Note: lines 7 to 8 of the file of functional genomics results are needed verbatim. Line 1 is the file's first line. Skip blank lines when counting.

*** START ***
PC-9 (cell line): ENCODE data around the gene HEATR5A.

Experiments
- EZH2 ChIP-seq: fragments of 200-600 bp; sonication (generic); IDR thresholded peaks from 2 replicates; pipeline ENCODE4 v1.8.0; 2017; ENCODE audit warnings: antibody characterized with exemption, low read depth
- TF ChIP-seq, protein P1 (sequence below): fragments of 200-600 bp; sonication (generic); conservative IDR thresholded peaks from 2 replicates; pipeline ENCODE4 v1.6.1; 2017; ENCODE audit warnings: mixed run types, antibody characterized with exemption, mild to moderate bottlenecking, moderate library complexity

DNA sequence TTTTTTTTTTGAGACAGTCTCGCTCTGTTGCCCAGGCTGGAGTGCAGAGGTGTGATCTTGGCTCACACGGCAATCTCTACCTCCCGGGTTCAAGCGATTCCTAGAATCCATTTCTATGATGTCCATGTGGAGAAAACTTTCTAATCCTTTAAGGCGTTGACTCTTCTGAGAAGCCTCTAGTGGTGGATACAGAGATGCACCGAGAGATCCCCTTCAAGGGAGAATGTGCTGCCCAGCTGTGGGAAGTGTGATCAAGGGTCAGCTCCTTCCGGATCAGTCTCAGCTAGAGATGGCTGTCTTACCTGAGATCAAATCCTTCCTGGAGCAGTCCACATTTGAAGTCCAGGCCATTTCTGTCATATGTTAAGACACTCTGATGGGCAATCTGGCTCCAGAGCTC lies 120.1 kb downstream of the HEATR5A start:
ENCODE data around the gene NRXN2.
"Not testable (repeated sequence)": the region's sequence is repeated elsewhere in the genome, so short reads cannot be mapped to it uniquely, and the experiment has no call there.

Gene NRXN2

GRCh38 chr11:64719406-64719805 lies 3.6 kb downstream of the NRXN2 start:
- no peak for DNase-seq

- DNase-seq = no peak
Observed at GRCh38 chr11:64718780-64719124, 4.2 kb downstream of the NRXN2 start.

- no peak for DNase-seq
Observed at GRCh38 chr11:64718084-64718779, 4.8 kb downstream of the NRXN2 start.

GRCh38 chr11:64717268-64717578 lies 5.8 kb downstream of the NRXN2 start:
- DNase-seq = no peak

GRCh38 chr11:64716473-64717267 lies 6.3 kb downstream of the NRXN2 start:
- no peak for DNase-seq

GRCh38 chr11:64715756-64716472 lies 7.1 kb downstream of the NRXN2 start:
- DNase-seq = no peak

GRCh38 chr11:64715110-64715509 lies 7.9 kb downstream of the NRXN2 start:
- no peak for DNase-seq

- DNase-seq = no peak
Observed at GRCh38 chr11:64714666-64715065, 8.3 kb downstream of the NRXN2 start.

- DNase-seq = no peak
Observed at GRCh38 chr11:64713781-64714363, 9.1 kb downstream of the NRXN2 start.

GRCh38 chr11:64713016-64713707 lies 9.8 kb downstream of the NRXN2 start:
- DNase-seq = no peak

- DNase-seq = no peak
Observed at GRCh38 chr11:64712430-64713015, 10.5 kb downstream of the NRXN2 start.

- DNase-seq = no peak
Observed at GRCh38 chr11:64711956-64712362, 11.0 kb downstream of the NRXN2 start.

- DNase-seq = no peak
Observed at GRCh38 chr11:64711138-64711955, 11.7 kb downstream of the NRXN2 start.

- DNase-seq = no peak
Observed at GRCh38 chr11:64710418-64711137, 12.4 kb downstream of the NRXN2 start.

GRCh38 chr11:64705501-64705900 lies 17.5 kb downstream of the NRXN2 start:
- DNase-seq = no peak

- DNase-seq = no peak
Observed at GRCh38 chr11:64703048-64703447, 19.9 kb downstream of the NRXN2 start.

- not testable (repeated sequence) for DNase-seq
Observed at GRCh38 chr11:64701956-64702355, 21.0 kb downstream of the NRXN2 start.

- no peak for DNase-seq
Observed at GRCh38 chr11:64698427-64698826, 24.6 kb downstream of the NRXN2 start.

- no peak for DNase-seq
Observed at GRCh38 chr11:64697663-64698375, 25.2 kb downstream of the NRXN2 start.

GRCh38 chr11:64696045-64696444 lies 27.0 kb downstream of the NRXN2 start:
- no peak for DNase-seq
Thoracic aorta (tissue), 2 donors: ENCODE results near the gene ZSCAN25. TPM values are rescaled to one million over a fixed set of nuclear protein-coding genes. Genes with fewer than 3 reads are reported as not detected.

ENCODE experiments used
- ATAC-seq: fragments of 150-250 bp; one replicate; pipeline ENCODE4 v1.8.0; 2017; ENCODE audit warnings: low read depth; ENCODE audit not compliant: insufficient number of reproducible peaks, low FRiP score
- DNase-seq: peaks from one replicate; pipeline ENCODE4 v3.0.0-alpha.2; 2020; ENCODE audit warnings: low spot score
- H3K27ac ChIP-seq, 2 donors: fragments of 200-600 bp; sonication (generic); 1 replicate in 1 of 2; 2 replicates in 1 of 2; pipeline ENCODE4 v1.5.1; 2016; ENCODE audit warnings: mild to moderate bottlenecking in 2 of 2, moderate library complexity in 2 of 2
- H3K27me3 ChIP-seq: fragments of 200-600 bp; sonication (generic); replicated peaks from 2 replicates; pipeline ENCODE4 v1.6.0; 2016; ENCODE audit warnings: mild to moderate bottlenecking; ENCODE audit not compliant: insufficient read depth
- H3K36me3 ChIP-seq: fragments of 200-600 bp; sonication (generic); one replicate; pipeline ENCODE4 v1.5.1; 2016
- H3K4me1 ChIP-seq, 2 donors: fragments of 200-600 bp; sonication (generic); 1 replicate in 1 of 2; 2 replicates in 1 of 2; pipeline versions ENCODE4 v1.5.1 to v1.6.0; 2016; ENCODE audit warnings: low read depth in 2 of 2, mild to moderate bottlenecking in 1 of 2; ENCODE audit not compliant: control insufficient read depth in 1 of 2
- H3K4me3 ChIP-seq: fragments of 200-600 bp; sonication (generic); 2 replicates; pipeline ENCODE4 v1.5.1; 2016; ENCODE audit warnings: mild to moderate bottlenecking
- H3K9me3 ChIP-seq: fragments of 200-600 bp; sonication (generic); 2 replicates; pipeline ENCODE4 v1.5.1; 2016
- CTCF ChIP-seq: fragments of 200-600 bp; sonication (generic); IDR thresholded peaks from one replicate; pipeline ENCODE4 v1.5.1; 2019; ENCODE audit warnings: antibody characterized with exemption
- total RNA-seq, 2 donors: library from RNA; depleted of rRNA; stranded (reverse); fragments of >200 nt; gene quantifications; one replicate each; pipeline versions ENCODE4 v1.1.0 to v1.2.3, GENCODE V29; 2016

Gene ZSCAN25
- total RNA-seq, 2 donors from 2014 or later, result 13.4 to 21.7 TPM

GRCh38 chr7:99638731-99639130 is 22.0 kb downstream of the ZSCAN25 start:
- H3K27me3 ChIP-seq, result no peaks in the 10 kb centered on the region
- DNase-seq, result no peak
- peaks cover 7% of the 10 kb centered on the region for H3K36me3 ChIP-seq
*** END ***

"Not testable (repeated sequence)": the region's sequence is repeated elsewhere in the genome, so short reads cannot be mapped to it uniquely, and the experiment has no call there.

Gene NRXN2